Southern cricket frog. Photo by C.C. Lockwood.
From watching the sun’s first rays bring to life the quiet essence of the coastal marsh to spying an alligator glide through a bayou, Louisiana has scenes that adhere to your soul. Moss-draped cypress in the Atchafalaya Basin, wild azaleas along a creek bed, herons coasting across an open sky. These images don’t leave you, even if you leave the state. The nature that defines Louisiana is unlike any other. And photographer C.C. Lockwood has captured these images for decades.
Recently Lockwood partnered with The Nature Conservancy of Louisiana to photograph the flora, fauna and wildlife found on 285,000 acres throughout the state managed by the group. Louisiana Wild: The Protected and Restored Lands of the Nature Conservancy offers readers an up-close glimpse of more than 60 properties from the maritime forests of Grand Isle to the steep contours of Tunica Hills, from the prairie habitat of Copenhagen Hills to the swampland lake of Cypress Island.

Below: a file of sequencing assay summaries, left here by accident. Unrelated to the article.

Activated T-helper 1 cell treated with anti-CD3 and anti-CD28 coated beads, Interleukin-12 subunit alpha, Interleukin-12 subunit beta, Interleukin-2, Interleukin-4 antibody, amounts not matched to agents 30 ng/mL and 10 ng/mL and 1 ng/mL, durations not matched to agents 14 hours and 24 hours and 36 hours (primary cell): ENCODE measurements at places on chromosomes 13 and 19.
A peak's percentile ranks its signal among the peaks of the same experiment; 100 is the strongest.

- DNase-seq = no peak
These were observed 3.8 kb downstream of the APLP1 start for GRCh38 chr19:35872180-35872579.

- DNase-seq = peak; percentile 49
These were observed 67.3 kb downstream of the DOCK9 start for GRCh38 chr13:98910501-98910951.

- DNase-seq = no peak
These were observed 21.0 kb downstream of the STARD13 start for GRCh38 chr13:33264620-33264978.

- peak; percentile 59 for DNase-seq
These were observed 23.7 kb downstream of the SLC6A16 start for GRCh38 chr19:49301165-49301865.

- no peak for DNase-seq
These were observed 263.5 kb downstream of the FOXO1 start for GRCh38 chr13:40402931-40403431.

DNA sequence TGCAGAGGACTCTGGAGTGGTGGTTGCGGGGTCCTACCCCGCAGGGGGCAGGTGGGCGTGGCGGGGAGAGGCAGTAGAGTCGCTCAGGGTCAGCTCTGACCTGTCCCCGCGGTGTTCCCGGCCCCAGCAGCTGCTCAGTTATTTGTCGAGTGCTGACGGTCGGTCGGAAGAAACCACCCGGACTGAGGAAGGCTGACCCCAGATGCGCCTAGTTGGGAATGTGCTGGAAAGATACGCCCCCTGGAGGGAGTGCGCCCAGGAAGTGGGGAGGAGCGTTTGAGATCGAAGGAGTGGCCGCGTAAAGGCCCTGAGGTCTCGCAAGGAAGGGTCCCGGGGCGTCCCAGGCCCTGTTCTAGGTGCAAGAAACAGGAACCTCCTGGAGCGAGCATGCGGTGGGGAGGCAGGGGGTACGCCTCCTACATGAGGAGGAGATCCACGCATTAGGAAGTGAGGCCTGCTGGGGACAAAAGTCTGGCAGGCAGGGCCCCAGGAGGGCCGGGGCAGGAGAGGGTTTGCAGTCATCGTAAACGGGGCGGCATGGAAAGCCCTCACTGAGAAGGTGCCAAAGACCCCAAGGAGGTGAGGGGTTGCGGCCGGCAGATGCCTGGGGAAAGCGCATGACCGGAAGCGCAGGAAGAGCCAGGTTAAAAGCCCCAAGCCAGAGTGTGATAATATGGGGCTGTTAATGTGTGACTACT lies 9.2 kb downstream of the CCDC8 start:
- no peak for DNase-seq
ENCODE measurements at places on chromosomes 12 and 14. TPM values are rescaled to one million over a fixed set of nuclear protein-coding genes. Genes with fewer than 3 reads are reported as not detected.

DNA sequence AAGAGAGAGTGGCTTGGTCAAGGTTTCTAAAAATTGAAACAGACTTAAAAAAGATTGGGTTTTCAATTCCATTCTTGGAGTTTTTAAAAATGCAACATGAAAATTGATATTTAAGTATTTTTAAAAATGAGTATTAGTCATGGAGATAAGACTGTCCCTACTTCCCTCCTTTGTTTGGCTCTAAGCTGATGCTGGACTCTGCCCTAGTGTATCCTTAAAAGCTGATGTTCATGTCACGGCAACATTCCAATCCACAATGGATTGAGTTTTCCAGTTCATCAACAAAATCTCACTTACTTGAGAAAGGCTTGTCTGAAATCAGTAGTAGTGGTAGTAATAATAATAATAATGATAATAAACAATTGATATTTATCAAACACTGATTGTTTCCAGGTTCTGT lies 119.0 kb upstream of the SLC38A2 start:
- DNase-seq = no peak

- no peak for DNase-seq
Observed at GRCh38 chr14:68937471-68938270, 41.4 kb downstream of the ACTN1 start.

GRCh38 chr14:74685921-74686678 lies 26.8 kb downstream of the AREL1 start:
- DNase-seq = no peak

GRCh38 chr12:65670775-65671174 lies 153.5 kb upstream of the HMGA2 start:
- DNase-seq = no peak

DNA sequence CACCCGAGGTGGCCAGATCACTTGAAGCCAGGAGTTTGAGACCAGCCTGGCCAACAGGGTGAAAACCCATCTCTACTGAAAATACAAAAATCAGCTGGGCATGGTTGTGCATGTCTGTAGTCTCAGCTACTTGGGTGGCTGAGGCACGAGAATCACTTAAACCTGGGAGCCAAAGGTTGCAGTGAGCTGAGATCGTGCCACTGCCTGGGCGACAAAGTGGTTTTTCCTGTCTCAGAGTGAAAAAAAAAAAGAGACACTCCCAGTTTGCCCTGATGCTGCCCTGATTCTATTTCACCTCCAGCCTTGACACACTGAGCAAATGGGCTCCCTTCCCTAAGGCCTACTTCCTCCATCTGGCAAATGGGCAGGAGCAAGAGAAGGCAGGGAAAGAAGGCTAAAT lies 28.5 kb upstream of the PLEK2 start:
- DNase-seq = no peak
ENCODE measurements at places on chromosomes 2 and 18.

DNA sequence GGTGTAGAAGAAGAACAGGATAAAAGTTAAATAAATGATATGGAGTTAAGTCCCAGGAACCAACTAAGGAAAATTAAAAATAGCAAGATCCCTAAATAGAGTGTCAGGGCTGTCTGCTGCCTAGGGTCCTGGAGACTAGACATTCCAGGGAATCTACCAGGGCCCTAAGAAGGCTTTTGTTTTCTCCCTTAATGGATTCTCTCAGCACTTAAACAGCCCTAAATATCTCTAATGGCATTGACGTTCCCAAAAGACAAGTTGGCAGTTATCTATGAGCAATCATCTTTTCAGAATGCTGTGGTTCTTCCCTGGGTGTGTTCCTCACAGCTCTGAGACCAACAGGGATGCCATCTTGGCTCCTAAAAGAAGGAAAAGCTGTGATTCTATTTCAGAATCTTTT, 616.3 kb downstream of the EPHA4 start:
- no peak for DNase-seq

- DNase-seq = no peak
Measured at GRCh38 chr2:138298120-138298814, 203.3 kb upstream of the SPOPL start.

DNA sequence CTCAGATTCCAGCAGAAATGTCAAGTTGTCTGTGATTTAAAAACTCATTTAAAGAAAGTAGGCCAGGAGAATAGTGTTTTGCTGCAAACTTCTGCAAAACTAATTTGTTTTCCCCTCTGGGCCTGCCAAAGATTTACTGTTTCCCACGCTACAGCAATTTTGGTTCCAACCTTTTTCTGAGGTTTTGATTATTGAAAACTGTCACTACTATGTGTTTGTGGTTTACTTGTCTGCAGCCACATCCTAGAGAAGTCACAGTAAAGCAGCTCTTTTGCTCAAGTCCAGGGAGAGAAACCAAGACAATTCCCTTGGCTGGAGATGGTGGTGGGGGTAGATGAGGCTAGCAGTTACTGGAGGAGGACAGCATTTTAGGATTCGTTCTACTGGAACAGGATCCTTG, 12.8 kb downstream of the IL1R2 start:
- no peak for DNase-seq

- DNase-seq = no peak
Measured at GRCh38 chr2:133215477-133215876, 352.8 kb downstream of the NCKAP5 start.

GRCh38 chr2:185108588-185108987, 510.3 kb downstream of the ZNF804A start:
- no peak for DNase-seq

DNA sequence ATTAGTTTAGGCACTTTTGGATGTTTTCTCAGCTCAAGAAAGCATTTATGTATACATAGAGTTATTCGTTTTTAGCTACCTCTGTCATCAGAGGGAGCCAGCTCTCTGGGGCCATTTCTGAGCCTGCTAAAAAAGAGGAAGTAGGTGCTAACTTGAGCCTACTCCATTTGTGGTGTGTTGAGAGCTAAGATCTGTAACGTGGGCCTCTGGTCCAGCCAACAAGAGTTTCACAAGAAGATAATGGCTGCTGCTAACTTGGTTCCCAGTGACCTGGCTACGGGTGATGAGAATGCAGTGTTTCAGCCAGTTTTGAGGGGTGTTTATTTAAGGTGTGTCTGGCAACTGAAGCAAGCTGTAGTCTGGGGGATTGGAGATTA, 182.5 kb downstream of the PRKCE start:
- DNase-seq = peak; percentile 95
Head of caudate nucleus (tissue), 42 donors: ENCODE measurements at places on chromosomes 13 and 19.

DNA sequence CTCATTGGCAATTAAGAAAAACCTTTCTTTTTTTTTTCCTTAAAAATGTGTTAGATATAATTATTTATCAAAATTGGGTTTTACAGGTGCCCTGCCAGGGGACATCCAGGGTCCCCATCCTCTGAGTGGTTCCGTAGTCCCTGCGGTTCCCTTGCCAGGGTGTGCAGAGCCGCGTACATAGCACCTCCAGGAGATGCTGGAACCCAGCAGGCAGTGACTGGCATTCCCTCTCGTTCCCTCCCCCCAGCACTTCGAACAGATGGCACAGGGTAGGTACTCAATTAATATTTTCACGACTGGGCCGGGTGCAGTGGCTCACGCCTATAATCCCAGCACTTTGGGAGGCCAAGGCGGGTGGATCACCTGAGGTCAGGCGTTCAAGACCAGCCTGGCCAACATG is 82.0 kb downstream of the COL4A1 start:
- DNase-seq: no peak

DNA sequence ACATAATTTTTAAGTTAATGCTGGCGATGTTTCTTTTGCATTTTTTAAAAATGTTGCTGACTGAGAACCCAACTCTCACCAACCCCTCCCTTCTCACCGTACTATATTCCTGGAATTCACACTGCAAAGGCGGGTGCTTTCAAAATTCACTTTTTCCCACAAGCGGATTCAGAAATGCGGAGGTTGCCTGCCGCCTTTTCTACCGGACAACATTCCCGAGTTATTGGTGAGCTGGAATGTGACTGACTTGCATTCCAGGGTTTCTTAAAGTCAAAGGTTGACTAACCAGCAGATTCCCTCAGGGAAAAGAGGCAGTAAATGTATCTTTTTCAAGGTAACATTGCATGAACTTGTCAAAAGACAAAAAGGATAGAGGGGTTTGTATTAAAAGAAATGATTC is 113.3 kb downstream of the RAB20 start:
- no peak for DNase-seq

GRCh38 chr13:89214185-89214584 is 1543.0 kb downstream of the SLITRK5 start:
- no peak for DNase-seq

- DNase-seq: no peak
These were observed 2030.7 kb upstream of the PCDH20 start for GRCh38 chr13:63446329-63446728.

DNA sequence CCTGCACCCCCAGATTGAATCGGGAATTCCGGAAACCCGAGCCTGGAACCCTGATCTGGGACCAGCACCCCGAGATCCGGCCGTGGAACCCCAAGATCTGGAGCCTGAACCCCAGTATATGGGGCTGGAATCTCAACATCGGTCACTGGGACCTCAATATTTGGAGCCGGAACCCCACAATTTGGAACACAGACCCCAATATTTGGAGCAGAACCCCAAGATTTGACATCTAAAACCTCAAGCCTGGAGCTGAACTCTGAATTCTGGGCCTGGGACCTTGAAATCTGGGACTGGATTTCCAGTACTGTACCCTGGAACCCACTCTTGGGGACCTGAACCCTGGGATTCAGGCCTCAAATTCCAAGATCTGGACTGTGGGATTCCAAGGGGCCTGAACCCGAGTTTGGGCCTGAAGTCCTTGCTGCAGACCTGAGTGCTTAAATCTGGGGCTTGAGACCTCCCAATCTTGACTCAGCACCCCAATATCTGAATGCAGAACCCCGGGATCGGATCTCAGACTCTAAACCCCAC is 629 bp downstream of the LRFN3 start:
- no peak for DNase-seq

“You do not have to know why a bird chirps in an excited way or whether a cherrybark oak tree has simple leaves or leaflets,” writes Lockwood, “but we should all know how close our good and productive life is tied to our natural world.”
Lockwood’s vivid photo narrative documents the diverse habitats found throughout the state in a compelling way. It serves as a reminder that we are intrinsically connected to the nature that surrounds us.
“No one works harder and few can capture the story of Louisiana’s great outdoors like C.C.,” writes Keith Ouchley, The Nature Conservancy’s state director, in the book’s foreword. “It is our hope that these images remind everyone how important it is to continue to conserve and restore our state’s natural heritage so that generations to come can still experience that truly unique sense of place that is Louisiana.”